Let’s say you have the given name of just a few of your contacts, which holds true with my list. Additional Warranty Active Campaign Email Marketing. I generally do not need a given name to register to my list, but often I get a given name, such as when someone purchases a product. Would not it be nice to greet your contacts by name, in the cases when you have it? You can do this, but it’s cumbersome.

I’m also filtering for generic terms included by other systems, such as a dash, or “Visitor.” If they have a given name, I say “Hey,” and then their very first name. If they don’t, I simply state “Hey there,”. By building a Message Variable in ActiveCampaign, I can easily alter my welcoming according to whether I have the contact’s very first name.

I created a variable that’s just %greeting-hey%. If I have the contact’s name, it appears in the e-mail. If I do not have the contact’s name, it defaults to “Hey,”. Where Message Variables truly save me a great deal of time is by enabling me use the same automation over and over again for my webinars, and I can quickly change out all of the details. Additional Warranty Active Campaign Email Marketing.

Additional Warranty Active Campaign Email Marketing

Here vary for a webinar I run called “Bust Through Creative Blocks.” You can see I have a bunch of various variables here, such as the date and time of the webinar, the rate of the product, deal terms, voucher code, and more. Each time I run a new webinar, I can alter each of these variables to match any schedule modifications or deal changes.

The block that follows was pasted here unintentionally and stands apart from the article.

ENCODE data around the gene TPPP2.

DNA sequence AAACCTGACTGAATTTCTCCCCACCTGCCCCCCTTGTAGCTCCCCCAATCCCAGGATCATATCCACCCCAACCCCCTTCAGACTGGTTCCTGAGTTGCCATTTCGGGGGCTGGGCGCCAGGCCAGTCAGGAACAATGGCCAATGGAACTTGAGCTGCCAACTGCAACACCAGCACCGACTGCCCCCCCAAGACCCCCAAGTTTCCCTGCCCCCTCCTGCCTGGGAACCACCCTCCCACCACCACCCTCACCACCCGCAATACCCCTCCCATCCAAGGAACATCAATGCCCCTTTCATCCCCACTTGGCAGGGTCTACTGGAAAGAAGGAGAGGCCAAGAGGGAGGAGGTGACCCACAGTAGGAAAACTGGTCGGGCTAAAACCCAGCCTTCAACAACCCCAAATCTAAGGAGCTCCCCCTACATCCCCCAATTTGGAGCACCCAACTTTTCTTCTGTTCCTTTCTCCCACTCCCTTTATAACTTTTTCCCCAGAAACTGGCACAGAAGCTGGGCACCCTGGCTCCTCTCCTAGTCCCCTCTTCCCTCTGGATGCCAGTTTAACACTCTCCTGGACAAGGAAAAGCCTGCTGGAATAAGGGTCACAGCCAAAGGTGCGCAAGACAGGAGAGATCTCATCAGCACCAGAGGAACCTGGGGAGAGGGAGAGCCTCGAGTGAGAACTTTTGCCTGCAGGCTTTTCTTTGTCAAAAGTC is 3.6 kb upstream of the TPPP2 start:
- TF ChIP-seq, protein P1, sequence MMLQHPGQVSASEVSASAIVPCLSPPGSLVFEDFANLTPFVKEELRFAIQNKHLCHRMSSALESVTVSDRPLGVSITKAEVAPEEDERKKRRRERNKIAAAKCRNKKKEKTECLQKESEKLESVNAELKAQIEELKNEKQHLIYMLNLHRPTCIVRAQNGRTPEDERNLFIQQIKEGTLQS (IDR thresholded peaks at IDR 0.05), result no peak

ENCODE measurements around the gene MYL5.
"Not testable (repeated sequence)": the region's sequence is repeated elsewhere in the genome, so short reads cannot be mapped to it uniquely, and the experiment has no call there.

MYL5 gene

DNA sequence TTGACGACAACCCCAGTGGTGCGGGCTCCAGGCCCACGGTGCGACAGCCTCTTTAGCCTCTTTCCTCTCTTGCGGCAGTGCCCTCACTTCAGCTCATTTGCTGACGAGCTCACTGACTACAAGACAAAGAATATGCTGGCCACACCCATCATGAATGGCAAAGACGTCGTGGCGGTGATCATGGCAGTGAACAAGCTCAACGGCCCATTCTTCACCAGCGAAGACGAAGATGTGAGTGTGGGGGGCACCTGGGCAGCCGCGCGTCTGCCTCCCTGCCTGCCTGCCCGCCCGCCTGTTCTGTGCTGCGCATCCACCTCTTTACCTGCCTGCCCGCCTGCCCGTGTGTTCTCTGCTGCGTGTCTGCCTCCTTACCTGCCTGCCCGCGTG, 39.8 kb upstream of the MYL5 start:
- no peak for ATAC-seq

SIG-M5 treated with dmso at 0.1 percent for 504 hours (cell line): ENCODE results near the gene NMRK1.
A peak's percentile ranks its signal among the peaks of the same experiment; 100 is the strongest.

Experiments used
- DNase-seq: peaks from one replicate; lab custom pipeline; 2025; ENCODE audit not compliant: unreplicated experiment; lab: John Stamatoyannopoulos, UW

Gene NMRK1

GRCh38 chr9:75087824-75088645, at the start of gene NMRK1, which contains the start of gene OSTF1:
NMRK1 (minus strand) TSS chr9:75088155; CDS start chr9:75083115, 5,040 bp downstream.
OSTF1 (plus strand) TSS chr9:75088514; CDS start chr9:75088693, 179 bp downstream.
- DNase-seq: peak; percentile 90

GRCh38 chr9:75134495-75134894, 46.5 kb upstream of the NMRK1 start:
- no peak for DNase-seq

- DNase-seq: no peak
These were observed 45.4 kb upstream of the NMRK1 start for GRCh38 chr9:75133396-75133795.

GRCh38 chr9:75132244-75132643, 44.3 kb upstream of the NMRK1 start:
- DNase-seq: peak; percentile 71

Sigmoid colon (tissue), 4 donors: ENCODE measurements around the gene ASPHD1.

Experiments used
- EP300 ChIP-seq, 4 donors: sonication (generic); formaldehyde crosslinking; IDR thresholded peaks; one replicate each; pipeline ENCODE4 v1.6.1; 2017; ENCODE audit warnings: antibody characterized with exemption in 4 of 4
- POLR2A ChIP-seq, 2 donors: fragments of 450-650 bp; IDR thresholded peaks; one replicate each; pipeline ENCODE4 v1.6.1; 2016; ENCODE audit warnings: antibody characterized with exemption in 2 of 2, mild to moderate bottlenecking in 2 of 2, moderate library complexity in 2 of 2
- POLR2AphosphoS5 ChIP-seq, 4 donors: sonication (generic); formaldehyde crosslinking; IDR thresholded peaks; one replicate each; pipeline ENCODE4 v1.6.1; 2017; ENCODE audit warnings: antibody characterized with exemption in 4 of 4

And here it is in an email. This message variable allows me to easily alter out a countdown timer. I did mention earlier that a person of the cons of ActiveCampaign is their e-mail editing experience. I switched from MailChimp, and MailChimp happens to have the very best e-mail editing experience. I really like to send easy emails. Additional Warranty Active Campaign Email Marketing.

I’ve discovered that really tough to do with ActiveCampaign. For some time, I was editing emails in ActiveCampaign’s hybrid editor, which is quite cumbersome. For a long time, I used ActiveCampaign’s hybrid HTML and WYSIWYG editor, which was triggered by a fundamental design template I produced. The interface for the HTML editor appears like it was pulled from some complimentary open-source task.

Additional Warranty Active Campaign Email MarketingAdditional Warranty Active Campaign Email Marketing

However, adding images is a little bit of a task. You need to select them from a file web browser. There’s no drag and drop option. ActiveCampaign’s HTML e-mail editor requires that you compose entirely in HTML. The option to this, if you want to have control over the HTML, is to edit pure HTML, with a sneak peek on the side.

Additional Warranty Active Campaign Email Marketing

Additional Warranty Active Campaign Email MarketingAdditional Warranty Active Campaign Email Marketing

Adding images to ActiveCampaign’s rich text editor is a cumbersome experience. You require different text boxes for above and below the image. Lately I have actually started using ActiveCampaign’s rich text editor – Additional Warranty Active Campaign Email Marketing. They have some good templates, but I still desire to send out the simplest email possible. They do have some plain-looking emails, but they have some degree of minimal format, which you can’t get rid of.

But, with some adjustments, I can make my email quite standard. I can make it immediately use up the whole window, and I can modify the typography to be a little bigger, and have a little bit more prominent. The most frustrating part of ActiveCampaign’s abundant text editor is including images. Imagine you have actually simply typed out a fantastic email.